Australian Jaime Mitchell is the reigning eight time champ of the grueling Molokai to Oahu Paddleboard Race heldevery July. Known in elite paddleboard circles for his prone paddling prowess, Mitchell recently took his paddling act to his feet at Doheny Beach, California for Rainbow Sandals’ 2nd Annual Battle of the Paddle, the world’s largest Stand Up Paddle (SUP) race. “Mitchell is more suited for the races in Hawai’i than in California”, “…a fast prone paddler, but he won’t hang with the top guys in stand up”, was the online chatter posted on message boards before October 3rd, 2009. Accused of being a one- dimensional athlete, Mitchell surprised all with a stunning win, a full 4 minutes and 39 seconds ahead of waterman Chuck Patterson’s winning time at the previous year’s event. The morning after Mitchell’s glorious victory, critics ate their words and Wheaties in stunned silence. Mitchell’s magic formula: sheer athletic ability and a unique SUP race board designed with similar features to his Molokai to Oahu prone race board.
For stand up paddling’s elite, the Battle of the Paddle represents the world’s largest and most competitive race. A “motocross” style course has participants zig- zagging in and out of the breaking surf. It’s a challenge that tests the endurance and surfing skills of the world’s best watermen and women. Athletes fly in from around the world to compete for the coveted Battle of the Paddle crown and a cash purse of $25,000.
Doheny Beach resembled a NASCAR event last Saturday morning with dozens of vendors showing off their latest speed machines. With its festive atmosphere and a jubilant throng of onlookers staking out viewing spots on the sand, the salt air was buzzing with anticipation. As the sun rose that morning, no one could have anticipated what was in store. Mitchell had never competed in a stand up paddle race before. Could the success he’s enjoyed in traditional “prone” paddle races be his in an SUP event? Dozens of rivals were there to take on the challenge. The sudden popularity of SUP in the fitness, kayaking and surf worlds has fueled fierce competition amongst athletes, board designers and shapers. Every innovator, huckster, fitness guru and experienced board and boat builder is climbing on the SUP bandwagon.
With a building swell and increasing onshore winds, this year’s race was to be far more challenging than the last. Mid-way into the first of four laps, and nearing the lead, Mitchell’s hopes were nearly dashed when he fell, loosing his board. Caught in white water, the board arrived almost back to shore without him. Swimming to recover it, Mitchell got back on course. The mishap had cost him approximately eight places. Now in tenth place, he summoned his inner warrior to make up the lost time. When he overtook young phenom Slater Trout and Andrew Logreco to take the lead with a nice margin, the winner was clearly “MITCHO!”, a first time BOP competitor. “After the wipeout at the south buoy, I just put my head down and told myself that I wasn’t going to make any more mistakes” commented Mitchell. Indeed, his remaining three laps were aided by surf skills honed in Australia and Hawai’i. Mitchell, perfectly positioned, surfed several set waves which extended his lead. Jamie completed the 5 mile course with a record time of 1:07:45. The ever so humble “Mitcho” gave credit for his win to his board designers, and added, “I’ve been busy traveling and working with my surf school back home so we didn’t really have much time to train before coming out to California.” Just days prior to the Battle of the Paddle, Mitchell and a tight knit crew of fellow Aussies were up in San Francisco for the Hennessey International Paddleboarding Championships. Mitchell was there to defend his title in the Unlimited (prone paddle) Class. Victory was his when he won that race with more than a three minute lead.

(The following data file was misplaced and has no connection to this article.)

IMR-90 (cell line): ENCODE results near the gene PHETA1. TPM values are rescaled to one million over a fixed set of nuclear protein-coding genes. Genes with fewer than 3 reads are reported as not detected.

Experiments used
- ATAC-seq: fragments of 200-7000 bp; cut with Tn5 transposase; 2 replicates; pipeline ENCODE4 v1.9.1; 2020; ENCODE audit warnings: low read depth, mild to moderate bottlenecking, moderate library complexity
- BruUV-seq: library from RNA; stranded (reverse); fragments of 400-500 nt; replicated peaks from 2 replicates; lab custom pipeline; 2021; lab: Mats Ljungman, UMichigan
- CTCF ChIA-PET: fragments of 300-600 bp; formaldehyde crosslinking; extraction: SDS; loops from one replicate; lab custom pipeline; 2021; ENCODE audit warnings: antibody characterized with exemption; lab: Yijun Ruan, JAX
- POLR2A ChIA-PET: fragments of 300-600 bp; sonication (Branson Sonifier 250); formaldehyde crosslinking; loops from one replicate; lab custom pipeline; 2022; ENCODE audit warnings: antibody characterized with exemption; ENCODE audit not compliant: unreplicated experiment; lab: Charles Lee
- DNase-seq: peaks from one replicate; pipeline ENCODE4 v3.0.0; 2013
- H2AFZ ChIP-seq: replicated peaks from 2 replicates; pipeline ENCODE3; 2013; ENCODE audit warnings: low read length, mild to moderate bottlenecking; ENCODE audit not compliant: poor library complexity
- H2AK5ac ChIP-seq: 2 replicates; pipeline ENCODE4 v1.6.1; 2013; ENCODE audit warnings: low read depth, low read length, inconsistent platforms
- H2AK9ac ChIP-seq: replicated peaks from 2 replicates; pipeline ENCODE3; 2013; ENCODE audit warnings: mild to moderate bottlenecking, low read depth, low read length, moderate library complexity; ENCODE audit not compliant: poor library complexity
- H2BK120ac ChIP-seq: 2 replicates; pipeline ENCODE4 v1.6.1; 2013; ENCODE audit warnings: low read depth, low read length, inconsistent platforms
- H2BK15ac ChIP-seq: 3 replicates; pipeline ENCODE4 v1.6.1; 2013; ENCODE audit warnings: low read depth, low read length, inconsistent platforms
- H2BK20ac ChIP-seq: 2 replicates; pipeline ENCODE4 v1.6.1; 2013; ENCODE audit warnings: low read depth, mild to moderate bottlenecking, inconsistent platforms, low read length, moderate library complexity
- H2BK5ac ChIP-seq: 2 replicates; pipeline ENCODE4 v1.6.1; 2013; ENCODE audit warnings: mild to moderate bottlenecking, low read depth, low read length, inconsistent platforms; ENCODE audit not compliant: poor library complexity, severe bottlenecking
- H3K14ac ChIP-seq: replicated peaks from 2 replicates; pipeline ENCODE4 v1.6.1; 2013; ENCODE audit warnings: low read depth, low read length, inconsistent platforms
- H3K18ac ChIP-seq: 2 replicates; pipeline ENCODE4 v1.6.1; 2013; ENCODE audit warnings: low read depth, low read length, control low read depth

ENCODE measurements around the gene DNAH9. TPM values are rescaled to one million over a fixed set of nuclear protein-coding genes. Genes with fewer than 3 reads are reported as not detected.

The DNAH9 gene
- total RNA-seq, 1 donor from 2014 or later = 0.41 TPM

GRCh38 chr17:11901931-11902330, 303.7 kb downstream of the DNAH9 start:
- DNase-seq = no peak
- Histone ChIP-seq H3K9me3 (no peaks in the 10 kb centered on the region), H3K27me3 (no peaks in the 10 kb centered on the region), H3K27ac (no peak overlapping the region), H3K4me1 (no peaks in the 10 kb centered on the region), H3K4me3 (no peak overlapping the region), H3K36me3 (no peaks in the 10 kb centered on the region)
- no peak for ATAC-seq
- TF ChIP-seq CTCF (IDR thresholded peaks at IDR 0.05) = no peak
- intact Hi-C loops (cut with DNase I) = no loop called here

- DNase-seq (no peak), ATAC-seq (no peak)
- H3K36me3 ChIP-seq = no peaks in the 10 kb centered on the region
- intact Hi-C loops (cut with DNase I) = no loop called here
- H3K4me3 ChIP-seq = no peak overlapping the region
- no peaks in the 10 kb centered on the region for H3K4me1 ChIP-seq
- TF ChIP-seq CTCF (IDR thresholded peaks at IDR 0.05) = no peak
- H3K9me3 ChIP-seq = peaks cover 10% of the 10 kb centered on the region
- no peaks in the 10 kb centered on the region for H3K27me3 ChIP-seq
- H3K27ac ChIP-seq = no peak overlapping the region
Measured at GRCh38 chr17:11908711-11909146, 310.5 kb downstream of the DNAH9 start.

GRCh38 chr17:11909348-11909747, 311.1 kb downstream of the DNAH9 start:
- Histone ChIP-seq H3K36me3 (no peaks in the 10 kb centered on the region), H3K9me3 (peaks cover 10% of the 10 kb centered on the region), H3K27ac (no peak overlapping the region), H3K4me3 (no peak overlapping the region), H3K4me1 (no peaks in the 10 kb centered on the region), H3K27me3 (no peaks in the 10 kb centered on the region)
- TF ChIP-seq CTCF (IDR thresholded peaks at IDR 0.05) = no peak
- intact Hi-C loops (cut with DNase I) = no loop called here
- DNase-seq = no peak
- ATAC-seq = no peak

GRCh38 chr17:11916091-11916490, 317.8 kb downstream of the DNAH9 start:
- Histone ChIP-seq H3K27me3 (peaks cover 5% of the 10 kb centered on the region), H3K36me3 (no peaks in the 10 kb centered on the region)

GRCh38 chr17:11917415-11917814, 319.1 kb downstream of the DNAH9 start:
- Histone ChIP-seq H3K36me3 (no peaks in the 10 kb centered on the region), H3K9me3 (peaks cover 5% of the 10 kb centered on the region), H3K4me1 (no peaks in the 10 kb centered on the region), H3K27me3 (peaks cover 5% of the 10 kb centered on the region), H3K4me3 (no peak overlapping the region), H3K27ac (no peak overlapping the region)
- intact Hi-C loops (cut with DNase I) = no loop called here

By about 2:30 in the afternoon last Saturday, Mitcho’s lead at Doheny had left little doubt who’s board was the fastest! Mitchell’s unconventional SUP board has a unique concave bottom, chine rails and consistent thickness flow from nose to tail. A stark contrast to the majority of racing boards in the water, Mitchell’s board was designed by Lahui Kai, the Australian partnership of Adrian Birse and Mick Di Betta. The “Mitcho”, Jamie Mitchell’s 12’6″ racing SUP model will be manufactured by Surftech, the innovative Santa Cruz, California company known for bringing exclusive shapes by elite designers to market. Surftech’s unique proprietary construction makes their boards both “waterproof” due to their fused-cell cores and ultra- durable. Fast, stable and light, the 12’6″ Mitcho is a great board for racing or cruising . It’s a solid and proven performer, even in windy, bumpy conditions. Look for Surftech’s 12’6″ Mitcho model in stores worldwide by Spring 2010.